Starting the debugger CAN be as simple as hitting this button in Oracle SQL Developer:
But, you need to make sure of the following:
- You have compiled for debug
- You have the privs
- You have a breakpoint set OR you have set the debugger preferences to start with a ‘Step Over’
- On Database 12c, you’ve done setup the network access control list
That’s a lot of buts. Let’s plow through them!
Wait, wait, wait. Before you do anything else: start SQL Developer, connect to your database, and load your PL/SQL object into the Procedure Editor (not the worksheet!)
Ok, now we can start.
Compile for Debug
Don’t do this in production – it adds overhead for working with and executing the PL/SQL. But you really need to do it in the development instance if you want to debug. It’s the default ‘compile’ operation in SQL Developer. We assume you want to DEBUG with the IDE. But if you want to be explicit, do this:
Doing this will allow for things like watches and breakpoints to work. Without those, debugging is kind of boring.
You have the privs.
You need EXECUTE on the object and DEBUG CONNECT SESSION.
Set a breakpoint.
Find an executable line of code. Not a comment. Not a declaration (unless it’s also an assignment.) Now click in the gutter space.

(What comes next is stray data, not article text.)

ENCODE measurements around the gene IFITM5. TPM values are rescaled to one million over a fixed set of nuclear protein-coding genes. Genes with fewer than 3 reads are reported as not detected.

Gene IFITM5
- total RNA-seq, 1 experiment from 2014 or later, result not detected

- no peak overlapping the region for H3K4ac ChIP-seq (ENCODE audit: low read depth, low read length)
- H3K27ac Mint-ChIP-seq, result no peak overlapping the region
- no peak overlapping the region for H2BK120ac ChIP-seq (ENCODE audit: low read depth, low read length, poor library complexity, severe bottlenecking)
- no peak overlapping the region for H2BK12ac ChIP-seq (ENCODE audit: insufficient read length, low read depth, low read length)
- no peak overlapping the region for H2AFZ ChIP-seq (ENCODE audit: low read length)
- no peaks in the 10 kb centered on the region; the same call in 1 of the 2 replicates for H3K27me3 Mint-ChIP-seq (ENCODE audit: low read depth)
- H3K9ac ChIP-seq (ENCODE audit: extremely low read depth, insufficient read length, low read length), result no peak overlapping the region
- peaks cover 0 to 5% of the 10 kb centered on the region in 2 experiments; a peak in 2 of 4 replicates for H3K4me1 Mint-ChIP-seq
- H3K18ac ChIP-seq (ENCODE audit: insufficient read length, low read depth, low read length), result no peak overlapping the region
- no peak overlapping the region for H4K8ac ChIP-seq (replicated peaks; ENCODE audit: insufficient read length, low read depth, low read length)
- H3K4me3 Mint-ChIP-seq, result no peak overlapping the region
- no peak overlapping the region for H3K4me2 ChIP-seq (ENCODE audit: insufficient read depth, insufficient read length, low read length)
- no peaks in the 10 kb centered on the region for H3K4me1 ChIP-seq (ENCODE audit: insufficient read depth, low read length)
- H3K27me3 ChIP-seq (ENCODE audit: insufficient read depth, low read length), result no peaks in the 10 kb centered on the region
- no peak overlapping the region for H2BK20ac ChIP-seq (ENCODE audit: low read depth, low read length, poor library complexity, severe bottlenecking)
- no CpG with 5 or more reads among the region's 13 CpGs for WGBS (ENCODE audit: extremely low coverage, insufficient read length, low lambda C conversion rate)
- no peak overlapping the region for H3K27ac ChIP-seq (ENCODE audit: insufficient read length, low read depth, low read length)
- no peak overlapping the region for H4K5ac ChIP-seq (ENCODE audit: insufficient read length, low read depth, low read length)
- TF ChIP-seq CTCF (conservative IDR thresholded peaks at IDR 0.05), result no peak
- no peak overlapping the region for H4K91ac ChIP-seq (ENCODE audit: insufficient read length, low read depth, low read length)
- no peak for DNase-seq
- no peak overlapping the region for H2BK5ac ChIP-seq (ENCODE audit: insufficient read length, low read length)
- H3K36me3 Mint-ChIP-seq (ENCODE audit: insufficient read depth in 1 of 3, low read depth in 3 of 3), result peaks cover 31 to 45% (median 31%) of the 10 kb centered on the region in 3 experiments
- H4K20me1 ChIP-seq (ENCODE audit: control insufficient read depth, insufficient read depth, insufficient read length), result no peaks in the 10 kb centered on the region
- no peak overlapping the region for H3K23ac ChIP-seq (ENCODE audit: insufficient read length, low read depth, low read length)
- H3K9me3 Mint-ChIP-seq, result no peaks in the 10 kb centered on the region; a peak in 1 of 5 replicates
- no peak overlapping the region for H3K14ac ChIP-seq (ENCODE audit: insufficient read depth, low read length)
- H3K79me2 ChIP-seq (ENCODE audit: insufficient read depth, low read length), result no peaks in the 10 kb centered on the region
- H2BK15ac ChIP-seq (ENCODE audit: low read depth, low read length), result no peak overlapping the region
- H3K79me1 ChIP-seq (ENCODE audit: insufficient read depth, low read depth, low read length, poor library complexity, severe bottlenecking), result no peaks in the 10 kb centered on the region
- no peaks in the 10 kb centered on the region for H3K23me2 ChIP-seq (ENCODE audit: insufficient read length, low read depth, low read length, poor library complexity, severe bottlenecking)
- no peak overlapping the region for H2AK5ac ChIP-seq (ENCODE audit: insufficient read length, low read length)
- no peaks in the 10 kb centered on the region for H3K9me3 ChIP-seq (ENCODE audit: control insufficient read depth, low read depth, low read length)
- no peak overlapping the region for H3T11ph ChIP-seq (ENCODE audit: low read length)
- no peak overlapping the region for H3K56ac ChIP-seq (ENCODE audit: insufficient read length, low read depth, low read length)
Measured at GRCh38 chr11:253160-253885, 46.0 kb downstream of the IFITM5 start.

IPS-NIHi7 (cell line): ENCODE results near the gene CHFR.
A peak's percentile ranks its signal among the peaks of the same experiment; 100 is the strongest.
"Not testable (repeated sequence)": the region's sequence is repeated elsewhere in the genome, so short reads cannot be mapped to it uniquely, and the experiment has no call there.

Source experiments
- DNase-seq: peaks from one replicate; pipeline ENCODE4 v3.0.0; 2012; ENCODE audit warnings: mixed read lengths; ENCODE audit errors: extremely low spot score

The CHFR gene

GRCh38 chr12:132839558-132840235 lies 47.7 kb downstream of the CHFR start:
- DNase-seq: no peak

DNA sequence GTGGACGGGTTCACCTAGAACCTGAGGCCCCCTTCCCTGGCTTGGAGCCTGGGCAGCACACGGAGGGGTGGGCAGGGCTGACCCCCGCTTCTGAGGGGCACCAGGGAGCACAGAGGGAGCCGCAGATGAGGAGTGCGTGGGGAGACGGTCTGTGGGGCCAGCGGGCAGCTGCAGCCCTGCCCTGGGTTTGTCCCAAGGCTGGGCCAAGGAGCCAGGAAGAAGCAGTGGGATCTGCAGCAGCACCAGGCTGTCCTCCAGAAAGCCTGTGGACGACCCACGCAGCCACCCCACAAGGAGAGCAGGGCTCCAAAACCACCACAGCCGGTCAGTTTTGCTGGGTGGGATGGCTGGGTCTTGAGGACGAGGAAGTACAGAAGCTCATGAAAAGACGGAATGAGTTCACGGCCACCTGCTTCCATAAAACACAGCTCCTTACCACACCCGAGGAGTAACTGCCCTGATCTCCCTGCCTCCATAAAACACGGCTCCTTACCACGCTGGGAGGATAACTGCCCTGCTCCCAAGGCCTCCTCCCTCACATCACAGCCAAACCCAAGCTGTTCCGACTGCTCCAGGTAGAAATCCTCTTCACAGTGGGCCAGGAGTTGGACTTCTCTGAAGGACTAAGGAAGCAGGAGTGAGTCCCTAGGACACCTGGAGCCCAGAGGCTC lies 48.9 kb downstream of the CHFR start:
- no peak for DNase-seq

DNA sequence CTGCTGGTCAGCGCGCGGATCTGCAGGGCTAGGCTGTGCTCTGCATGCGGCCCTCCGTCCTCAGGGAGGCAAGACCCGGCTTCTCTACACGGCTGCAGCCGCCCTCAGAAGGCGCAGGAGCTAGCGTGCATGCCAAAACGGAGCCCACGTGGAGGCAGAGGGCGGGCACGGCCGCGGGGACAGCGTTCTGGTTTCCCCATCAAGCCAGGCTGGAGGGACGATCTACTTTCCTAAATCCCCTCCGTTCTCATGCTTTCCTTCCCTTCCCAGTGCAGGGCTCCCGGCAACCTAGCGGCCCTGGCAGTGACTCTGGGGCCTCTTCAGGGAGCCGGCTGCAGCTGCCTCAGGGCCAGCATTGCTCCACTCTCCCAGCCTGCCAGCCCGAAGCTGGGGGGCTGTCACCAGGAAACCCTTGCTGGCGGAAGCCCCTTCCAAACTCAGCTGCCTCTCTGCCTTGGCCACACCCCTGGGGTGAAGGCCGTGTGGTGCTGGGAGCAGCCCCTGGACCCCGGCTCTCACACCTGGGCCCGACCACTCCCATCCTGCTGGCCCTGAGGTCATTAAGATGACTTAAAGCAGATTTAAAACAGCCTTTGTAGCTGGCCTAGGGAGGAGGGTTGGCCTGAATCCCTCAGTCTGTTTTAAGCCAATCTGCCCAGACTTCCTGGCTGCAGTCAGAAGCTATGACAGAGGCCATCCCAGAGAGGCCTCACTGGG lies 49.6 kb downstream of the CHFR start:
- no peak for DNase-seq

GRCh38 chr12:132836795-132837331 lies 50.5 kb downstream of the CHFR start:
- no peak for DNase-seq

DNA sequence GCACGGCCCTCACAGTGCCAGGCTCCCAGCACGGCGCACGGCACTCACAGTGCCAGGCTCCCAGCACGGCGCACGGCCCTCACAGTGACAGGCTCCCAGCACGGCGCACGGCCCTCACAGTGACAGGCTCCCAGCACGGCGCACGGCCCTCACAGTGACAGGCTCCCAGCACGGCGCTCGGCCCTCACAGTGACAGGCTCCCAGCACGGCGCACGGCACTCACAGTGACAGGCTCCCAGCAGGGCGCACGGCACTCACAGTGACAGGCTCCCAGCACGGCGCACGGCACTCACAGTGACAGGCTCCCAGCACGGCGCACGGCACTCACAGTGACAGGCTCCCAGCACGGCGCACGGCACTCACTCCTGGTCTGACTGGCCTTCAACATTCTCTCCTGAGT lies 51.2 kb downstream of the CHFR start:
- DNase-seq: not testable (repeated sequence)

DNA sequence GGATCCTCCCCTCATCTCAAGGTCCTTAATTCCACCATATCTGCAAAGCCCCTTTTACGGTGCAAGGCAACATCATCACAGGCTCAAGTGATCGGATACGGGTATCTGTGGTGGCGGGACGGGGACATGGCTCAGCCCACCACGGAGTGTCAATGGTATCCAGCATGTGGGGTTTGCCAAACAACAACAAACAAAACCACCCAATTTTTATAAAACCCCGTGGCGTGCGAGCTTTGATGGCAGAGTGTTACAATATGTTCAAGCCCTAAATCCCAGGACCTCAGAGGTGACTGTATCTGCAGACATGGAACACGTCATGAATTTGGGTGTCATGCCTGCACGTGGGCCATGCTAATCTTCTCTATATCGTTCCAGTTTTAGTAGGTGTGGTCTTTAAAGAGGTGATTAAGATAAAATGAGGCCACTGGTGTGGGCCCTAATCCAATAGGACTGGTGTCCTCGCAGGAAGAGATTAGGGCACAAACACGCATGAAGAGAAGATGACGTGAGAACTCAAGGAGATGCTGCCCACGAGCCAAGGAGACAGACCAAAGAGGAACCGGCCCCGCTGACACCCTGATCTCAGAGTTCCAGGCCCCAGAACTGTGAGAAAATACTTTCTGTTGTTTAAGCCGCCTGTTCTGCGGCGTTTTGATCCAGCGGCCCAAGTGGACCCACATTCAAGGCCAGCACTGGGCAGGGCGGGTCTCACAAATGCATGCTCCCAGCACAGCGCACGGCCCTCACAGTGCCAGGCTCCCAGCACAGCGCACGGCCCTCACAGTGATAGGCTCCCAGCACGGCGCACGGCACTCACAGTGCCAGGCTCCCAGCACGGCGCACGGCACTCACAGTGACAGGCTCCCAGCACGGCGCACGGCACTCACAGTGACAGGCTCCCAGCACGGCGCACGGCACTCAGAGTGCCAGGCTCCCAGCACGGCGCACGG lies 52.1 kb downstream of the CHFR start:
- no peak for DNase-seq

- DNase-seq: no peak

Wait, I don’t want a breakpoint!
Ok, open the preferences and set your debugger to do this:
With it set to ‘Step Over,’ the debugger will stop on Line 1. From there, the debug session is up to you. If you have it set to ‘Run Until Breakpoint Occurs,’ then the procedure will run until it finds a reason NOT to run. Without exceptions or breakpoints, you’ll just see the debugger log say, ‘Finished’ – and that’s no fun.
So set a breakpoint, or don’t set a breakpoint – but make sure the debugger is set to do what you want it to.
And Now You’re Cooking With Gas
Ok, NOW hit the debug button.
You’ll get prompted for the inputs in the anonymous block popup editor. Hit OK, and you’re debugging.
One More Thing…Database 12c
This may be my last post on the debugger, but I doubt it.